German Chancellor Angela Merkel is making her first visit to Bern in seven years. The Swiss are hoping she will use the occasion to mediate in ongoing talks with the European Union.
Merkel will be receiving an honorary doctorate from the University of Bern during her flying visit on Thursday. With only a few hours allotted for political consultations, it is very likely that discussions on important political issues will only scratch the surface. Is this an indication that the chancellor is not taking Germany’s small southern neighbour seriously enough?
“I don’t think so,” says Thomas Dörflinger, chairman of the German-Swiss parliamentary group of the German parliament. “There are simply more important issues on the political agenda at the moment.”
The Christian Democratic Union party’s representative from Southern Baden understands bilateral relations between the two countries pretty well.
Immigration quotas initiative
Nevertheless, there are still some burning issues that need to be discussed between Germany and Switzerland. The February 2014 immigration quota initiative, which has become a huge bone of contention between Switzerland and the European Union, will probably be high on the consultation agenda between Merkel and Swiss President Simonetta Sommaruga.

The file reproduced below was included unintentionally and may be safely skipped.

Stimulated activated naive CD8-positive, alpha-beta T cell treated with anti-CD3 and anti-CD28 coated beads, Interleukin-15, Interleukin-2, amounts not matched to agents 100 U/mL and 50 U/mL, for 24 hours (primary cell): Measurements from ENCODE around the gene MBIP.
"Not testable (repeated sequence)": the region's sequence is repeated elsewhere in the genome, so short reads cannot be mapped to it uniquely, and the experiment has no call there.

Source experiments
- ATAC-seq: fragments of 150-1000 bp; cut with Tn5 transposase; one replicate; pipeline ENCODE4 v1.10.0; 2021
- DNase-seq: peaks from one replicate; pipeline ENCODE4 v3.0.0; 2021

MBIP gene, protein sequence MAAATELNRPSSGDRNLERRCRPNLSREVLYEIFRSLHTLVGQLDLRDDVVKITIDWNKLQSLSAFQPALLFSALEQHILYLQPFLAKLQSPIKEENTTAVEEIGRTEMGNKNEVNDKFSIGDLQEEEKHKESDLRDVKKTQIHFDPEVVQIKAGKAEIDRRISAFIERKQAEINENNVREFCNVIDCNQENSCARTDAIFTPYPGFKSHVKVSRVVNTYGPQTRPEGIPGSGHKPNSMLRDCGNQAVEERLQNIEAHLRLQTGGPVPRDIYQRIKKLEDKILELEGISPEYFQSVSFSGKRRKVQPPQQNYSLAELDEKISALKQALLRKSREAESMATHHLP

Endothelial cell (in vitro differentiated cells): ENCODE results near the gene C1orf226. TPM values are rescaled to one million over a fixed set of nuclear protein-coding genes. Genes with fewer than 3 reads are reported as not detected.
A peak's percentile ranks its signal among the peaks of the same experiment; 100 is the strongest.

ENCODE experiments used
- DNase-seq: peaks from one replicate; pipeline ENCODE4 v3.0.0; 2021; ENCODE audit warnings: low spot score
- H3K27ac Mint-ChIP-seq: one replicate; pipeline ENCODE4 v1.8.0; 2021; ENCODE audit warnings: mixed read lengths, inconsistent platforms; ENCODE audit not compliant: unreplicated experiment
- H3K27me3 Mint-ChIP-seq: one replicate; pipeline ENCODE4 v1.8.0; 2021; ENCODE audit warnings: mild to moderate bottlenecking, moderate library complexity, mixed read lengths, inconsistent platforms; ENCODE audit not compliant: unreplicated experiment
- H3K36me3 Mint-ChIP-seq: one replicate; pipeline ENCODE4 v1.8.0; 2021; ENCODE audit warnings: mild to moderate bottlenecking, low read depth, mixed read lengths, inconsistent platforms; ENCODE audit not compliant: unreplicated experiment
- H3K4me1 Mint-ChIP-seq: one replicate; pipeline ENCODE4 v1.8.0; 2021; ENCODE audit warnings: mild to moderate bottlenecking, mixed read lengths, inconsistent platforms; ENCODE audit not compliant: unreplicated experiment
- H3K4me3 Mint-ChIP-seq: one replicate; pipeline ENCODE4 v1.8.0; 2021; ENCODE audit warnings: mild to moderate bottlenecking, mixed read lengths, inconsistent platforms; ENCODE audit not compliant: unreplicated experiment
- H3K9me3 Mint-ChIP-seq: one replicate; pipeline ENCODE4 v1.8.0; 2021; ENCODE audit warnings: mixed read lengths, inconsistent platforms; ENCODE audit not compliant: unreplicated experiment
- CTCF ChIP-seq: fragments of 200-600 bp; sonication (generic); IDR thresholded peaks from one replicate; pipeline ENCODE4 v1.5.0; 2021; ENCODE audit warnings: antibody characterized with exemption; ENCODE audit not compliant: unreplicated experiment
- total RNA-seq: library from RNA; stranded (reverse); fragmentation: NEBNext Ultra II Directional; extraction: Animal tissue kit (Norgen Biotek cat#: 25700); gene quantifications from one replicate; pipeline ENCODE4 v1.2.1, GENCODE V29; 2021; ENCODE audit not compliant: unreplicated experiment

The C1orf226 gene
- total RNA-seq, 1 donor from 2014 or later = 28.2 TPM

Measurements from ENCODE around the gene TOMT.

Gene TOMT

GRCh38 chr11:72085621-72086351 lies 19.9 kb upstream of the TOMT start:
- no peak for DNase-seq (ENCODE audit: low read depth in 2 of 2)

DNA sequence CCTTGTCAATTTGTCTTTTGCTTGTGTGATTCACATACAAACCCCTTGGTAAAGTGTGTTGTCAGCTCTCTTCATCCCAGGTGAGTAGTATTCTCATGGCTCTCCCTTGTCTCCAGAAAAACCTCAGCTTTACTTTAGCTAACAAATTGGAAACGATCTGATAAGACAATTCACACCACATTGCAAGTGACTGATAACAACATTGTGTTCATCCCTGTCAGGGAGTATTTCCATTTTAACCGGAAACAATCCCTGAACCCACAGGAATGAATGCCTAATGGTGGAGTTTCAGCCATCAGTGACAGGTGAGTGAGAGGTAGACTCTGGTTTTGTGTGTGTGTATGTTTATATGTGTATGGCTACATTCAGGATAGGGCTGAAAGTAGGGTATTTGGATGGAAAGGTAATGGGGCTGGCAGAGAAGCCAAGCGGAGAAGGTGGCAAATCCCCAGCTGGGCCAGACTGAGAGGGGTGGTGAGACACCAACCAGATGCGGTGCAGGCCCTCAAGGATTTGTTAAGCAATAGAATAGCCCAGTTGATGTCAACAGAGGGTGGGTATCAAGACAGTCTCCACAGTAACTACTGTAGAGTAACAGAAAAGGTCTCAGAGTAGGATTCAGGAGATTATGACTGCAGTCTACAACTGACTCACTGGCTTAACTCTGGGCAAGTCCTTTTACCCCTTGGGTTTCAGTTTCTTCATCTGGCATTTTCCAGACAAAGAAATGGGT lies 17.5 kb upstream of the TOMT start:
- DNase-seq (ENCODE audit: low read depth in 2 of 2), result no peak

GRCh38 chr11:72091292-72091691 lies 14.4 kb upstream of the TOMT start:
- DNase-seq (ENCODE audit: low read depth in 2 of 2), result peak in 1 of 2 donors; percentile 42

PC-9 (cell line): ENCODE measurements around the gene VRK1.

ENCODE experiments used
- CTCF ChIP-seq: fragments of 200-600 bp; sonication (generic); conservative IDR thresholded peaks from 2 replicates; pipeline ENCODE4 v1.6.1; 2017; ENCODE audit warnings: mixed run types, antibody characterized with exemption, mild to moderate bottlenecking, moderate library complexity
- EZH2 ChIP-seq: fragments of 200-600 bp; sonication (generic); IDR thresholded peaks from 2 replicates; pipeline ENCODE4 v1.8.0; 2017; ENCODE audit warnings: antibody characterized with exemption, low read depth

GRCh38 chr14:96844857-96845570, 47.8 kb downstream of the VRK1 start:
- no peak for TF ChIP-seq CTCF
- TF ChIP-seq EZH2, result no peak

Ever since a narrow majority of the Swiss population voted in favour of curbing immigration, the atmosphere between Bern and Brussels has been rather strained. The EU Commission has repeatedly emphasised that implementing such an initiative would be incompatible with the bilateral treaties between Switzerland and the EU.
For this reason, parliamentarians in Bern are desperately looking for a solution to the dilemma of serving the will of the people on one hand and avoiding a break with the EU on the other. Achieving this seems like squaring the circle and so far no solution has been found. Even the German foreign minister, Frank Walter Steinmeier, was unable to kindle hope among his Swiss during his visit in Bern in mid-August.
There is some optimism that the powerful Angela Merkel will get involved and settle the dispute. After all, she was the one who had warned the EU against imposing premature sanctions in the wake of the referendum, and urged it not to drive a wedge between the good German-Swiss relationship.
Little room to manoeuvre
“I don’t think she is going to make any concessions, and there are no apparent signs that she will,” says Dörflinger. “The Commission has not changed its position and so far Brussels has yet to show any willingness to discuss this.”
The safeguard clause for the anti-immigration law, which is being discussed in Bern and which would allow a certain quota of immigrants per year, is not going to help much. In Dörflinger’s opinion, the European Commission definitely wants to avoid giving the impression that it is accommodating Switzerland. After all, it has proved to be pretty uncompromising even towards EU countries, such as the UK and Croatia.
“There are no political discounts,” says Dörflinger. “I understand the Commission’s position of not making concessions to Switzerland as a non-EU member state. If it did, it would lose its credibility.”